Laughing Boy: A Navajo Love Story

By Oliver La Farge, Wanden Lafarge Gomez,

Why should I read it?

1 author picked Laughing Boy as one of their favorite books, and they share why you should read it.

What is this book about?

Winner of the Pulitzer Prize: “A romantic idyll played out in the rhythms and meanings of a vanished Navajo world.” —The Denver Post

Laughing Boy is a model member of his tribe. Raised in old traditions, skilled in silver work, and known for his prowess in the wild horse races, he does the Navajos of T’o Tlakai proud. But times are changing. It is 1914, and the first car has just driven into their country. Then, Laughing Boy meets Slim Girl—and despite her “American” education and the warnings of his family, he gives in to desire and marries her.
 
As…

Darkness at Noon

By Arthur Koestler,

Book cover of Darkness at Noon

Why this book?

I read Darkness at Noon in my junior year of high school and got in a bit of trouble when our teacher wanted us to talk about the significance of the book and instead I went off on an essay based on the last two sentences of the book. Those sentences have stayed with me all my life and eventually inspired the last words of what I think is my best book. Unpublished. And not science fiction.

Darkness at Noon

By Arthur Koestler,

Why should I read it?

5 authors picked Darkness at Noon as one of their favorite books, and they share why you should read it.

What is this book about?

The newly discovered lost text of Arthur Koestler’s modern masterpiece, Darkness at Noon—the haunting portrait of a revolutionary, imprisoned and tortured under totalitarian rule—is now restored and in a completely new translation.

Editor Michael Scammell and translator Philip Boehm bring us a brilliant novel, a remarkable discovery, and a new translation of an international classic.

In print continually since 1940, Darkness at Noon has been translated into over 30 languages and is both a stirring novel and a classic anti-fascist text. What makes its popularity and tenacity even more remarkable is that all existing versions of Darkness at Noon are…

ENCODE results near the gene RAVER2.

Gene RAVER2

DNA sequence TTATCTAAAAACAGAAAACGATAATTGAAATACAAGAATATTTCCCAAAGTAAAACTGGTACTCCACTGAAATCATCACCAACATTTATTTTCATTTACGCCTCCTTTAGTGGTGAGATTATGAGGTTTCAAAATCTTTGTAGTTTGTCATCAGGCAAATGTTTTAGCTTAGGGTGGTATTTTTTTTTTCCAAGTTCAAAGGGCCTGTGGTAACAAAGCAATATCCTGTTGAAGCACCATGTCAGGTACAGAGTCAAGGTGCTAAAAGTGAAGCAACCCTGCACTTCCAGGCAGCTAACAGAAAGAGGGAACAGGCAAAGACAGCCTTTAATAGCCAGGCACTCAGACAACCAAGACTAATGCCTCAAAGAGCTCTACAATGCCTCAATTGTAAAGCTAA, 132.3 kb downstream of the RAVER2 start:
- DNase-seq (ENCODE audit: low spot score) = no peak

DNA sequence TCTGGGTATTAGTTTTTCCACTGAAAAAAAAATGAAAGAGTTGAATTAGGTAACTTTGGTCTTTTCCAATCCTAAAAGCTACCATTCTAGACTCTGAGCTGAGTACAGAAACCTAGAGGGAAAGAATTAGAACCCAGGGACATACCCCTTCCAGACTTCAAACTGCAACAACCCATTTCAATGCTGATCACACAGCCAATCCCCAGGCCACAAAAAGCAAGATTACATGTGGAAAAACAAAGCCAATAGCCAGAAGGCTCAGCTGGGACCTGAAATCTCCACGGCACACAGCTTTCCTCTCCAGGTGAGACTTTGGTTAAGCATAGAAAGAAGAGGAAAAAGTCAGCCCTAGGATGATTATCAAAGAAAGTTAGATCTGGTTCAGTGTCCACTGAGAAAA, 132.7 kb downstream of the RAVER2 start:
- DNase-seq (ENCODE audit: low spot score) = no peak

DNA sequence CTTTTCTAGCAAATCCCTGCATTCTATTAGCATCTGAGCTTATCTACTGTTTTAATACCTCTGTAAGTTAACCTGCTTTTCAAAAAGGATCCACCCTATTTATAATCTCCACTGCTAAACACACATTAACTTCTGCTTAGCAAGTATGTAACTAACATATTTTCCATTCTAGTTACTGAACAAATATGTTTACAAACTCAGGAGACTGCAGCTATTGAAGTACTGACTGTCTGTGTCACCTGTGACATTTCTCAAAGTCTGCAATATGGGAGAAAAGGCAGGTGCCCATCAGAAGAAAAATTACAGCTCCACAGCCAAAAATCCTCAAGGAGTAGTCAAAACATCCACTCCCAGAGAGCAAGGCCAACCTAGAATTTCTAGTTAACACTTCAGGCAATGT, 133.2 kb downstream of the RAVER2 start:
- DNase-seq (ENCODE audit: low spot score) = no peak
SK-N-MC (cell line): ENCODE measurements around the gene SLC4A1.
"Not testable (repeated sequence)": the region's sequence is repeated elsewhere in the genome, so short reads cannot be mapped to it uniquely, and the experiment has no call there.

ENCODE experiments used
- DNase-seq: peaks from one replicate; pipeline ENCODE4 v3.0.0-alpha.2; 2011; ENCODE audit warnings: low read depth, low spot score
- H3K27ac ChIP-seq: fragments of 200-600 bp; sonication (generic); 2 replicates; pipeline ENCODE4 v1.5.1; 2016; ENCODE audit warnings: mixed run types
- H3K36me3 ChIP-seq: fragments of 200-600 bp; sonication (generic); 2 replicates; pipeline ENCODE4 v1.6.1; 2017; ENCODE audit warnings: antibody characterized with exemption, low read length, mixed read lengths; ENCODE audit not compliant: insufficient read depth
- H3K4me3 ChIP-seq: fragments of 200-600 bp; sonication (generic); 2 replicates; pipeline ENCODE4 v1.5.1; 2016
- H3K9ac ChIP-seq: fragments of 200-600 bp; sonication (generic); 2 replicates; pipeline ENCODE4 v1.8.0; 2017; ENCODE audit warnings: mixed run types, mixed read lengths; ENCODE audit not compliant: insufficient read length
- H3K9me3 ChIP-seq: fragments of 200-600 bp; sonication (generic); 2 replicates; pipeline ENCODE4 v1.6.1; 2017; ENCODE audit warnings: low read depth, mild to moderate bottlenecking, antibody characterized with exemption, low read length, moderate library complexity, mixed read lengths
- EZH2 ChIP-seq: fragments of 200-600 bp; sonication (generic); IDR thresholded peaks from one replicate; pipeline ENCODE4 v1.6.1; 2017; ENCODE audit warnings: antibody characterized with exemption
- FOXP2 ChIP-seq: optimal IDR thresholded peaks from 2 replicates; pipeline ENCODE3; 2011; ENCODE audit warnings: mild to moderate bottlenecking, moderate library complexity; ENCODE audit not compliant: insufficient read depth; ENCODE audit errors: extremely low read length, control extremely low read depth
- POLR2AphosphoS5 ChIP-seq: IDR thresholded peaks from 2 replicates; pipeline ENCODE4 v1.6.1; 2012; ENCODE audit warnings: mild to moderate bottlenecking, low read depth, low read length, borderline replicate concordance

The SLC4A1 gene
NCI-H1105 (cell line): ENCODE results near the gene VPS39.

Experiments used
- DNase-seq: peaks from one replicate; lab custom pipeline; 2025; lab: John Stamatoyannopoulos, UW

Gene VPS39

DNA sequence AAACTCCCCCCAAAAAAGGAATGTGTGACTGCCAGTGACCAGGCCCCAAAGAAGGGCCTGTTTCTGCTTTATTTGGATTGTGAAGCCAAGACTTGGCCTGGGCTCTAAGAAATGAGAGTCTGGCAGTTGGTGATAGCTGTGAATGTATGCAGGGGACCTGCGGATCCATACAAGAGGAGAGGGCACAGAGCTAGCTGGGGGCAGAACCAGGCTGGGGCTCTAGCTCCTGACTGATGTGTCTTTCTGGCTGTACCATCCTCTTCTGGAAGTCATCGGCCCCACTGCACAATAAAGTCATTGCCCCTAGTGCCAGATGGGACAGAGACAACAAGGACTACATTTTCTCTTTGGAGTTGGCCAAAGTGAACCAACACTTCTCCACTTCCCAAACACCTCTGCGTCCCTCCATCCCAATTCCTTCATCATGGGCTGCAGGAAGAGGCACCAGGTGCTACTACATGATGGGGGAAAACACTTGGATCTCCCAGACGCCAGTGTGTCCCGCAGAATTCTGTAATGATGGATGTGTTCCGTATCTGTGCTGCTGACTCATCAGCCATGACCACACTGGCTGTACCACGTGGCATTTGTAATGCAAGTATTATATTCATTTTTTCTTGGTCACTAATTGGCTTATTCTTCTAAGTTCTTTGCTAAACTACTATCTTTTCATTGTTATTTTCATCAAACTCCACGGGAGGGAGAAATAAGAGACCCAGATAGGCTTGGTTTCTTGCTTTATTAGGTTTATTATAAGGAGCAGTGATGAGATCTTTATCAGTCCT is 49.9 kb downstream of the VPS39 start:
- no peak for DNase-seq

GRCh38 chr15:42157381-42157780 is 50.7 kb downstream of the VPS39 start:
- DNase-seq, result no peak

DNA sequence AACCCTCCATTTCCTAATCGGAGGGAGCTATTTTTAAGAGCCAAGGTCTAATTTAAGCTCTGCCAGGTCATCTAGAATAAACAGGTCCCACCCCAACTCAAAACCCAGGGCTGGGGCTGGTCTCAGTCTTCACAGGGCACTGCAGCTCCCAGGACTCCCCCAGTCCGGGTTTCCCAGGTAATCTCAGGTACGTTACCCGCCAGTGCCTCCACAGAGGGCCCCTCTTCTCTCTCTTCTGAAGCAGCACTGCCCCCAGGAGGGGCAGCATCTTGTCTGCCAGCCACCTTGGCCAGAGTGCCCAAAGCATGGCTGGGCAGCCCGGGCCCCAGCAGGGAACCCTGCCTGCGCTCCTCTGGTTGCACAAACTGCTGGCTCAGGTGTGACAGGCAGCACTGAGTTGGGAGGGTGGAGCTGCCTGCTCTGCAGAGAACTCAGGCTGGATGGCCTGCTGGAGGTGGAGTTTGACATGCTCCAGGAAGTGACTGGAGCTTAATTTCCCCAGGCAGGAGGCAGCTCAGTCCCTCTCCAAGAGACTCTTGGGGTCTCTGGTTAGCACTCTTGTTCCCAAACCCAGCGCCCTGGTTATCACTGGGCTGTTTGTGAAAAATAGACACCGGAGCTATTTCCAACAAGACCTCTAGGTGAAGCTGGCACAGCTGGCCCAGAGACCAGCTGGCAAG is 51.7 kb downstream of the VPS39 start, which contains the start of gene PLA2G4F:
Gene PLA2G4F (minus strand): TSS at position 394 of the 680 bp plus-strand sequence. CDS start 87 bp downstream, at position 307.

You Can't Go Home Again

By Thomas Wolfe,

Book cover of You Can't Go Home Again

Why this book?

Being a New Englander, I don’t care much about Southern literature but Wolfe transcends it and also influenced Jack Kerouac, who would be my sixth choice. It was recommended to me by Joe Fineman, son of novelist Irving Fineman, after I flunked out of Caltech (Joe didn’t), saying “This is your book.” I have no idea who my influences are but I wouldn’t be surprised if someone told me that they thought Thomas Wolfe was one of them. He probably is. 

You Can't Go Home Again

By Thomas Wolfe,

Why should I read it?

1 author picked You Can't Go Home Again as one of their favorite books, and they share why you should read it.

What is this book about?

You Can't Go Home Again is a novel by Thomas Wolfe published posthumously in 1940. The novel tells the story of George Webber, a fledgling author, who writes a book that makes frequent references to his home town of Libya Hill. The book is a national success but the residents of the town, unhappy with what they view as Webber's distorted depiction of them, send the author menacing letters and death threats. (Wikipedia)

5 book lists we think you will like!

Interested in the Navajo, North Carolina, and Buddhism?

6,000+ authors have recommended their favorite books and what they love about them. Browse their picks for the best books about the Navajo, North Carolina, and Buddhism.

The Navajo Explore 12 books about the Navajo
North Carolina Explore 72 books about North Carolina
Buddhism Explore 184 books about Buddhism

And, 3 books we think you will enjoy!

We think you will like A Journal of the Plague Year, Walden, and The Art of Pilgrimage if you like this list.